Medical cannabis access programs are associated with year-over-year declines in fatal workplace accidents, according to data published online ahead of print in The International Journal of Drug Policy. Authors concluded, “This reduction may be the result of workers substituting marijuana in place of alcohol and other substances that can impair cognitive function and motor skills.”
The use of herbal cannabis is associated with reductions in self-perceived insomnia severity, according to data published in the online, open-access journal Medicines. Authors concluded, “The widespread apparent use of cannabis as a sleep aid underscores the importance of further medical research regarding its risk-benefit profile and the effectiveness of cannabis as a substitute for other substances.”
Reps. Tulsi Gabbard (HI-02) and Carlos Curbelo (FL-26) led a group of bipartisan lawmakers in introducing The Marijuana Data Collection Act. The act calls upon the National Academy of Sciences (NAS) to collect and synthesize relevant data and to generate a formal report to Congress quantifying the impact of statewide marijuana legalization on matters specific to public health, safety, the economy, and criminal justice, among other issues.
Older Americans are using cannabis more frequently than ever before, according to a review of demographic data published in the journal Gerontology and Geriatric Medicine.
Republican Gov. Mary Fallin yesterday signed into law emergency regulations amending SQ 788 — the state’s voter-initiated medical marijuana access law. The Oklahoma State Medical Association, which opposed the passage of SQ 788, lobbied for many of the amendments. Governor Fallin also was a vocal critic of the initiative campaign.
The enactment of medical cannabis access laws is associated with significant reductions in prescription opioid use among Medicaid enrollees, according to just-published data in the journal Addiction. Authors reported, “For Schedule III opioid prescriptions, medical cannabis legalization was associated with a 29.6 percent reduction in number of prescriptions, 29.9 percent reduction in dosage, and 28.8 percent reduction in related Medicaid spending.”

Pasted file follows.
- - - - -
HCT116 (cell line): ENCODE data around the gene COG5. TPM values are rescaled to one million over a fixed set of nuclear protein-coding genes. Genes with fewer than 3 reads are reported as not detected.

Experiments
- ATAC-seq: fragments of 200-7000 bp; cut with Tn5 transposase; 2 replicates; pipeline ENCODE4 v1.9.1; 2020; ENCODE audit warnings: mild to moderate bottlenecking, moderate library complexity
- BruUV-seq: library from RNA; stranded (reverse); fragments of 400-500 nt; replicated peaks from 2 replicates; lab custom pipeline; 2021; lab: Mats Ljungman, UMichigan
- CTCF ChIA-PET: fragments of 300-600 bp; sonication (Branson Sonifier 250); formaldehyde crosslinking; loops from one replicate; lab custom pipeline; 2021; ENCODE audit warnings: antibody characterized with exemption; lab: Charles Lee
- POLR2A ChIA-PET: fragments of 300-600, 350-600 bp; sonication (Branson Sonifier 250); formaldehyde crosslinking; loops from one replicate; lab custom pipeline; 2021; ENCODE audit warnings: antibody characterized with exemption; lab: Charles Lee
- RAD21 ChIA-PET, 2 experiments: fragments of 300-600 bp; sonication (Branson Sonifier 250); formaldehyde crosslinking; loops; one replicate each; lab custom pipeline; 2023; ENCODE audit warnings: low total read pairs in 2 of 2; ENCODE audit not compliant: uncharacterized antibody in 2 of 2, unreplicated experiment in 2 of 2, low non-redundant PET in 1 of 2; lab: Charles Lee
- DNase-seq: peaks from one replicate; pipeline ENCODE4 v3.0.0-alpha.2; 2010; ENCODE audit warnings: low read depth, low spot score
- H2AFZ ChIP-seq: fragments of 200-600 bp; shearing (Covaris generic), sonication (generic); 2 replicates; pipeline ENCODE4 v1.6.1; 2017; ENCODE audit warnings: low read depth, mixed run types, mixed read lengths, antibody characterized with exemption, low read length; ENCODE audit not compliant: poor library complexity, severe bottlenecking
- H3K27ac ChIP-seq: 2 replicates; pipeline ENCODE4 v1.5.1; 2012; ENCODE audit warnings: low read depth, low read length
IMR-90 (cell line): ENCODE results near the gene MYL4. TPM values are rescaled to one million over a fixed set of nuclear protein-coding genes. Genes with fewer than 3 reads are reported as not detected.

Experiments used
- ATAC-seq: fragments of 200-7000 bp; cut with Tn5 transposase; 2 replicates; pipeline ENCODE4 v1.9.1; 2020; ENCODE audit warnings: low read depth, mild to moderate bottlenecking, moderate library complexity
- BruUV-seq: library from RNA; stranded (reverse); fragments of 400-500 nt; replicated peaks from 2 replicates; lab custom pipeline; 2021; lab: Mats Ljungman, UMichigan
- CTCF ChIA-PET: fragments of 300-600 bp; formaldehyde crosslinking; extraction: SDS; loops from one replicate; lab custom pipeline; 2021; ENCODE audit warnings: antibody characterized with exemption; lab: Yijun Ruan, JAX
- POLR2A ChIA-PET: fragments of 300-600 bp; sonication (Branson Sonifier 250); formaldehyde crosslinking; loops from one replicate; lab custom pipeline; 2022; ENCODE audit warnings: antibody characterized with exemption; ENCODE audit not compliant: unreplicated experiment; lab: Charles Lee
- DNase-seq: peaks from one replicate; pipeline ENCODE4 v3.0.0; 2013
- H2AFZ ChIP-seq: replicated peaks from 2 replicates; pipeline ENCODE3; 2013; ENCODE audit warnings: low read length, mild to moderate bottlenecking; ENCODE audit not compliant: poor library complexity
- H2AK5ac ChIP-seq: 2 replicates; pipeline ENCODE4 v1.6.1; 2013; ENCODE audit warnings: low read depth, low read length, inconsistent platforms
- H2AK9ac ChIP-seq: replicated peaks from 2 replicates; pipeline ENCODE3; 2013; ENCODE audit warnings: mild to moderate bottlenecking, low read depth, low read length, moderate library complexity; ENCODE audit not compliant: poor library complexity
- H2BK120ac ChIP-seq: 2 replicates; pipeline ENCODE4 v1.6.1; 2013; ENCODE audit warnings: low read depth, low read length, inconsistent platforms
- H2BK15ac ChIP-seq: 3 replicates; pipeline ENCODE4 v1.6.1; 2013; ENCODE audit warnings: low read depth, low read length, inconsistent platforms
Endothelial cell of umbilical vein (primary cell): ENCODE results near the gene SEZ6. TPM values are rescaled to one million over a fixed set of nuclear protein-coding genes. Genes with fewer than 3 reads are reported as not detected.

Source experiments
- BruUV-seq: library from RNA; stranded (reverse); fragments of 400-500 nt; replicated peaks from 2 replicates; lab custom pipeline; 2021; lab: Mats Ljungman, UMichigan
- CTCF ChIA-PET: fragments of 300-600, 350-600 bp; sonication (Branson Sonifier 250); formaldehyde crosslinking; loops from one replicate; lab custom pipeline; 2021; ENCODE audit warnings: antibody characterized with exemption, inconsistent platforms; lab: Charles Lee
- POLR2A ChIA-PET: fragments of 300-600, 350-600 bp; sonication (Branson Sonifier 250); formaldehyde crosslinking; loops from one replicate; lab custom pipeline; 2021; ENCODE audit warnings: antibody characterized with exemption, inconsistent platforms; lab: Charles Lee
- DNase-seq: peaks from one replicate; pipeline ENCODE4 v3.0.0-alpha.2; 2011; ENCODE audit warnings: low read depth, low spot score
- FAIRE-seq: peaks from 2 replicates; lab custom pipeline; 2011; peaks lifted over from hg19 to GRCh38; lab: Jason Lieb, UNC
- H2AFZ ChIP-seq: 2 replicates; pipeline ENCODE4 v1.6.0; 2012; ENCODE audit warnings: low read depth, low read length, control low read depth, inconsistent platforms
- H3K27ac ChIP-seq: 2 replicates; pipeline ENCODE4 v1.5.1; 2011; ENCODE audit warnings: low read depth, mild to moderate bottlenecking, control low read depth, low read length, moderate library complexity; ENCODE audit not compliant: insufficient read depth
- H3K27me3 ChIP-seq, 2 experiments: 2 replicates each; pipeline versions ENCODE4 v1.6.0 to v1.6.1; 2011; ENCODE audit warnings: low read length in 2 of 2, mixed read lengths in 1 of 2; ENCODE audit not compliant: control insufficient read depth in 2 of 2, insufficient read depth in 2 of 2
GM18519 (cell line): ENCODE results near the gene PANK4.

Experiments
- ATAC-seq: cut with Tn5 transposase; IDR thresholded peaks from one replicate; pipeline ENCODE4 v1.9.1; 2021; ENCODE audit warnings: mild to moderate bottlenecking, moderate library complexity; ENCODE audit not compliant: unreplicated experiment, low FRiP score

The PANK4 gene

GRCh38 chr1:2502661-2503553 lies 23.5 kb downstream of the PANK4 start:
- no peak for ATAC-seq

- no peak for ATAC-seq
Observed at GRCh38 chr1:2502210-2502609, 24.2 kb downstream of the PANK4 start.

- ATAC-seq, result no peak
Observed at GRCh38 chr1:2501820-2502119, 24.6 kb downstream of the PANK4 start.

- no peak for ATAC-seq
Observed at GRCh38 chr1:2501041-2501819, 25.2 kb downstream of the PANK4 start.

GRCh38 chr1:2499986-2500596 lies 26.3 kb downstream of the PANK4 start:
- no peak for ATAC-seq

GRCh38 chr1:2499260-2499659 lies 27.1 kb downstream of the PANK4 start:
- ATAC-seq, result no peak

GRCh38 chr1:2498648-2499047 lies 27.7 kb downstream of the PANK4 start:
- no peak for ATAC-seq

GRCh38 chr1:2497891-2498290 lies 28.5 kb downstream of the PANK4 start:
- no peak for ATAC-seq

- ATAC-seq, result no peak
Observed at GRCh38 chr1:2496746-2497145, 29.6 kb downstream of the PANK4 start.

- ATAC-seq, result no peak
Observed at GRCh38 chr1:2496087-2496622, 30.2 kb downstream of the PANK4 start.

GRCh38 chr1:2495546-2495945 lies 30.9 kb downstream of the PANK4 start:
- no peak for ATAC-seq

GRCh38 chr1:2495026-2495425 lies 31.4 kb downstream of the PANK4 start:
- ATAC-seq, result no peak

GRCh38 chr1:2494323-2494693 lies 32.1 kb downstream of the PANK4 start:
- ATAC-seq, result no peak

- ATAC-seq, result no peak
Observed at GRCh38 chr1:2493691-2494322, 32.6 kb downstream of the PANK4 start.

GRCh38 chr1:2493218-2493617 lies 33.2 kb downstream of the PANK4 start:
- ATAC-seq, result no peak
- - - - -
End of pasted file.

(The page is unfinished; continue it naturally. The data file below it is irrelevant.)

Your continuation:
Regulators at the US Food and Drug Administration today granted market approval for Epidiolex, a prescription medicine containing a standardized formulation of plant-derived cannabidiol (CBD), for the explicit treatment of two rare forms of severe epilepsy: Lennox-Gastaut syndrome and Dravet syndrome.
More than two-thirds of chronic pain patients registered to legally access medical cannabis products substitute marijuana for prescription opioids, according to data published in The Journal of Headache and Pain Among those patients diagnosed specifically with headache/migraine, cannabis was frequently reported as a substitute for other medications – including opiates (43 percent), anti-depressants (39 percent), NSAIDS (21 percent), triptans (8 percent), and anti-convulsants (8 percent).
Patients enrolled in New York state’s medical cannabis program reduce their use of opioids and spend less money on prescription medications, according to data published online in the journal Mental Health Clinician. “After three months treatment, medical cannabis improved [subjects’] quality of life, reduced pain and opioid use, and lead to cost savings,” authors concluded.
The frequent use of cannabis is not associated with changes in brain structure, according to data published online ahead of print in the journal Addiction. Authors reported, “[N]ormal variation in cannabis use is statistically unrelated to individual differences in brain morphology as measured by subcortical volume.”